NASA Langley Awarded for a Clear Environmental Commitment
By: Denise Lineberry
For the first time, NASA's Langley Research Center received a gold-level 2012 Governor's Environmental Excellence Award for implementation of the "revitalization through sustainability" concept for the campus. Winners were announced by Governor Bob McDonnell on April 11.
The awards recognize the significant contributions of environmental and conservation leaders in three categories: environmental projects, environmental programs and land conservation. They are given to businesses and industrial facilities, not-for-profit organizations and government agencies.
George Finelli, Langley's center operations director, traveled to the 23rd Environment Virginia Symposium in Lexington to receive the award on behalf of the center. Overall, 26 businesses and organizations received awards, ranging from honorable mention to gold. Langley was one of five to receive a gold award.
Speaking about the awards, Governor McDonnell remarked, "The accomplishments of these award winners are truly impressive. They demonstrate a clear commitment to improve our environment and make the lives of all Virginians better."
As Finelli explained, an environmental group at Langley prepared the write-up for the center to be considered.
"I'm very proud and very amazed. It’s a lot of people, doing a lot of good things here," Finelli said. "The sustainability planning was set in motion a long time ago and Langley's environmental group has been keeping at it for many years.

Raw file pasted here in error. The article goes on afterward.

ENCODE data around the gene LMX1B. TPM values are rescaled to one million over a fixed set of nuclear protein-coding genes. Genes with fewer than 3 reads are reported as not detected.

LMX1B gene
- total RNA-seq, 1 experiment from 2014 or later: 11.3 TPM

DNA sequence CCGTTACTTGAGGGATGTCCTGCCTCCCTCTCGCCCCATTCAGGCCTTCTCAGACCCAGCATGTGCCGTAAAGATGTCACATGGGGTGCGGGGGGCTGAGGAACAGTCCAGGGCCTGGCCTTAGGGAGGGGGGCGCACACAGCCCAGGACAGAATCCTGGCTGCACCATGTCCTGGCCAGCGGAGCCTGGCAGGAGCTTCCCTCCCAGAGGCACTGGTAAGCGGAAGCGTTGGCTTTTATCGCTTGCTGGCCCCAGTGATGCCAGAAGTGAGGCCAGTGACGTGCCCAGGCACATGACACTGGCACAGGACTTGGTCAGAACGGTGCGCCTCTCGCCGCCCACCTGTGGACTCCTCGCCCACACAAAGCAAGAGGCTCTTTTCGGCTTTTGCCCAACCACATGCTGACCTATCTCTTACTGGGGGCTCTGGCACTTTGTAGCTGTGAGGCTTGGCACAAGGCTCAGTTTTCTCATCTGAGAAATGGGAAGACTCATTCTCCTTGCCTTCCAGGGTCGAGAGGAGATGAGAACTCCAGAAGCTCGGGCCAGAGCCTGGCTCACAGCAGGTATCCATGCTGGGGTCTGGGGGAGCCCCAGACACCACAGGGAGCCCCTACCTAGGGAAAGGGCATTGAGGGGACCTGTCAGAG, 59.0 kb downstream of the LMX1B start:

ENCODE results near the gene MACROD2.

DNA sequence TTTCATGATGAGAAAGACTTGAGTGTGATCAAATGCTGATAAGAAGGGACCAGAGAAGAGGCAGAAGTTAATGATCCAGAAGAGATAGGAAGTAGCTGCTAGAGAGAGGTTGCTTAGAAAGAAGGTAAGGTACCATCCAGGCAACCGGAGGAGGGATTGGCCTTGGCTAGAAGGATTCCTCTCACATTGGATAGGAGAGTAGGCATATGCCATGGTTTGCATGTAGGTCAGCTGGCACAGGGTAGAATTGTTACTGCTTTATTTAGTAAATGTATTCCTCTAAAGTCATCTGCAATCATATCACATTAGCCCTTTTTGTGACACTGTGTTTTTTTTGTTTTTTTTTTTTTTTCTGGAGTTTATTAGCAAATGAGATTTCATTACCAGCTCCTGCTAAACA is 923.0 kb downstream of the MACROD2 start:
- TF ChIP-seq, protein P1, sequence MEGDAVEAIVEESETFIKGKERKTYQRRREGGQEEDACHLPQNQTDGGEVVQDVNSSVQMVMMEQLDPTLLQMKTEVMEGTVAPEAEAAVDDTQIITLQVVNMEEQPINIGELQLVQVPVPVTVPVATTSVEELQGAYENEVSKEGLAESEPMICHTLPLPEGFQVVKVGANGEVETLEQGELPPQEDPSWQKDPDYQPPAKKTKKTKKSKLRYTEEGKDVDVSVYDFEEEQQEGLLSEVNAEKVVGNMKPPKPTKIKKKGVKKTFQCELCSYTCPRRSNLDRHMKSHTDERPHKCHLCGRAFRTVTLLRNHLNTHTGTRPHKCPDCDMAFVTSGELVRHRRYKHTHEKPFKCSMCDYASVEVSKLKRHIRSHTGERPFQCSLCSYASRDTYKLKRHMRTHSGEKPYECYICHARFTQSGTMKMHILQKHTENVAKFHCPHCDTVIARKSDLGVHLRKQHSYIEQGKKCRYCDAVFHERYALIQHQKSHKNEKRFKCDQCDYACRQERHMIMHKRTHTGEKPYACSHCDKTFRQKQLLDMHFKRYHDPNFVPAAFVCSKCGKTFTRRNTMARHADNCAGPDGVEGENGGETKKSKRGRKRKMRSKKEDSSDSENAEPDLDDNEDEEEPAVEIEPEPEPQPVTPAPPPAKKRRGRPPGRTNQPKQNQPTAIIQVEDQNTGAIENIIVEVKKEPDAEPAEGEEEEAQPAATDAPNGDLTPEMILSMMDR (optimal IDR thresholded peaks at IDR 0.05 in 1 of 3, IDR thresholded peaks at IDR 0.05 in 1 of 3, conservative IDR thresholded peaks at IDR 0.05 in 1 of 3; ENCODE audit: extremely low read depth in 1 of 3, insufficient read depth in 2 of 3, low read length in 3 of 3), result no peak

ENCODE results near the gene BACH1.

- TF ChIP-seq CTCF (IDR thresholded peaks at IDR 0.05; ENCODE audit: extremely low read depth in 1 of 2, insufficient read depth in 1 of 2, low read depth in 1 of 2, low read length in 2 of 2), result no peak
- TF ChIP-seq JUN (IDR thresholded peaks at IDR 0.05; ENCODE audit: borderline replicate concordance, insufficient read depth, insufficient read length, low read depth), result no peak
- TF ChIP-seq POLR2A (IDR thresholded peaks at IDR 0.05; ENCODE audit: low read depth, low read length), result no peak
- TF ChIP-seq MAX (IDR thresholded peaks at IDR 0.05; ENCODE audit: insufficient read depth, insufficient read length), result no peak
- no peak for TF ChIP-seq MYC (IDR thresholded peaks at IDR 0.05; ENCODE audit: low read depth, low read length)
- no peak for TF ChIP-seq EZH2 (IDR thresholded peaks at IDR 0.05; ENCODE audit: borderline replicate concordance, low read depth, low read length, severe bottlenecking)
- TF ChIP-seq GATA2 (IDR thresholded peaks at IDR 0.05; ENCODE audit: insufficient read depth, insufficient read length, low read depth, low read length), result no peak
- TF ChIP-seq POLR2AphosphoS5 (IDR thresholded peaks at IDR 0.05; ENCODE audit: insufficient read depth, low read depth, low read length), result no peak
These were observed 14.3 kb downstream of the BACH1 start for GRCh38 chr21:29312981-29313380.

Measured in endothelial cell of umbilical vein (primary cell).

"Quite frankly, it’s going to be tough to put a write-up like this together again."
The write-up included the 15-year repair-by-replacement upgrade project known as New Town. After New Town's expected completion in 2020, NASA Langley will have six new buildings and two rehabilitated buildings. These buildings will be energy efficient and sustainable. Parking, pedestrian paths, campus image, climate considerations and circulation are all elements that are being taken into consideration with New Town.
But according to Finelli, it was the "in between" projects, such as the street lights being upgraded to LED lights, the solar field and retro-fitted mechanical systems and HVAC system upgrades in a number of buildings, that stood out and showed “tangible improvements.”
The award also cited Langley’s efforts to conserve water and make the core campus a walkable community.
Being involved with these efforts as they’ve come to fruition has revealed many benefits to Finelli. For one, the community of practice that comes with being in a "facility world." NASA’s Glenn Research Center and Kennedy Space Center have sat in on meetings with Langley representatives to get a better understanding for making proactive, efficient decisions regarding their own facilities.
Also, Langley partnerships, such as U.S. General Services Administration (GSA) with NewTown and the U.S Army Corps of Engineers (USACE) with demolition, add value, according to Finnelli.
Most importantly, Finelli believes that sustaining the center is “the right thing to do,” with or without recognition.
"Sustainability isn't just a word," he said. "We want to sustain the center and continue to contribute as it has in the past, as well as build that into the future as well as we can."
The Researcher News
NASA Langley Research Center
Editor & Curator: Denise Lineberry
Managing Editor: Jim Hodges
Executive Editor & Responsible NASA Official: Rob Wyman